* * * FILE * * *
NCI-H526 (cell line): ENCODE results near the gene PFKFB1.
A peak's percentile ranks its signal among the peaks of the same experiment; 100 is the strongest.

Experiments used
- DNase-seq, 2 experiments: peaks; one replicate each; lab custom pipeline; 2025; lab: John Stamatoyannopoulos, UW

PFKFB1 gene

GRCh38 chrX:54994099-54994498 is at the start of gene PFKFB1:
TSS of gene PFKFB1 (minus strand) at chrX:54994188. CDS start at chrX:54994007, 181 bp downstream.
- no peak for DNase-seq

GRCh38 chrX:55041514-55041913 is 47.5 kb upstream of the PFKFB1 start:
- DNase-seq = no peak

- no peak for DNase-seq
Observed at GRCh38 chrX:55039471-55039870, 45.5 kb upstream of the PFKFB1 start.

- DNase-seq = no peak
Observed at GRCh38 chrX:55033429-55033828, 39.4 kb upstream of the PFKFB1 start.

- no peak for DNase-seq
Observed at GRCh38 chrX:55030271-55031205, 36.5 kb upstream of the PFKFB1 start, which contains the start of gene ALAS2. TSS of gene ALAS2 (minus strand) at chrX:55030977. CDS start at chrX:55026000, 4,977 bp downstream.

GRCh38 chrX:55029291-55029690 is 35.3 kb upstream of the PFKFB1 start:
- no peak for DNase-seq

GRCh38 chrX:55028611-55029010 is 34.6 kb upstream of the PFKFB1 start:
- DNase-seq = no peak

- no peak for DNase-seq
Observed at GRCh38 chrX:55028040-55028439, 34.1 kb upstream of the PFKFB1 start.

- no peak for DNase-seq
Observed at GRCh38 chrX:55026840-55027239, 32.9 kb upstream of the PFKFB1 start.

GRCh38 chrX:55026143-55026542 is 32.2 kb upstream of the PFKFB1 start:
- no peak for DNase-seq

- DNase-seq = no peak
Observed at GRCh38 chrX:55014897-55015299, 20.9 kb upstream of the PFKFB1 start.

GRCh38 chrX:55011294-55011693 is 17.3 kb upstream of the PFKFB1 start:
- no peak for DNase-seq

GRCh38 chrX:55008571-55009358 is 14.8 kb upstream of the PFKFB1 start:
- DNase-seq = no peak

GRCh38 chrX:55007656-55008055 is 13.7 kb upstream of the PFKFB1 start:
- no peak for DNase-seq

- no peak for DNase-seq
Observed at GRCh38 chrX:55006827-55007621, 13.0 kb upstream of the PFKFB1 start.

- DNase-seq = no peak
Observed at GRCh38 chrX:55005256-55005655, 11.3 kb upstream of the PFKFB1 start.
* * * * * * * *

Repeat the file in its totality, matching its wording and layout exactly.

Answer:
NCI-H526 (cell line): ENCODE results near the gene PFKFB1.
A peak's percentile ranks its signal among the peaks of the same experiment; 100 is the strongest.

Experiments used
- DNase-seq, 2 experiments: peaks; one replicate each; lab custom pipeline; 2025; lab: John Stamatoyannopoulos, UW

PFKFB1 gene

GRCh38 chrX:54994099-54994498 is at the start of gene PFKFB1:
TSS of gene PFKFB1 (minus strand) at chrX:54994188. CDS start at chrX:54994007, 181 bp downstream.
- no peak for DNase-seq

GRCh38 chrX:55041514-55041913 is 47.5 kb upstream of the PFKFB1 start:
- DNase-seq = no peak

- no peak for DNase-seq
Observed at GRCh38 chrX:55039471-55039870, 45.5 kb upstream of the PFKFB1 start.

- DNase-seq = no peak
Observed at GRCh38 chrX:55033429-55033828, 39.4 kb upstream of the PFKFB1 start.

- no peak for DNase-seq
Observed at GRCh38 chrX:55030271-55031205, 36.5 kb upstream of the PFKFB1 start, which contains the start of gene ALAS2. TSS of gene ALAS2 (minus strand) at chrX:55030977. CDS start at chrX:55026000, 4,977 bp downstream.

GRCh38 chrX:55029291-55029690 is 35.3 kb upstream of the PFKFB1 start:
- no peak for DNase-seq

GRCh38 chrX:55028611-55029010 is 34.6 kb upstream of the PFKFB1 start:
- DNase-seq = no peak

- no peak for DNase-seq
Observed at GRCh38 chrX:55028040-55028439, 34.1 kb upstream of the PFKFB1 start.

- no peak for DNase-seq
Observed at GRCh38 chrX:55026840-55027239, 32.9 kb upstream of the PFKFB1 start.

GRCh38 chrX:55026143-55026542 is 32.2 kb upstream of the PFKFB1 start:
- no peak for DNase-seq

- DNase-seq = no peak
Observed at GRCh38 chrX:55014897-55015299, 20.9 kb upstream of the PFKFB1 start.

GRCh38 chrX:55011294-55011693 is 17.3 kb upstream of the PFKFB1 start:
- no peak for DNase-seq

GRCh38 chrX:55008571-55009358 is 14.8 kb upstream of the PFKFB1 start:
- DNase-seq = no peak

GRCh38 chrX:55007656-55008055 is 13.7 kb upstream of the PFKFB1 start:
- no peak for DNase-seq

- no peak for DNase-seq
Observed at GRCh38 chrX:55006827-55007621, 13.0 kb upstream of the PFKFB1 start.

- DNase-seq = no peak
Observed at GRCh38 chrX:55005256-55005655, 11.3 kb upstream of the PFKFB1 start.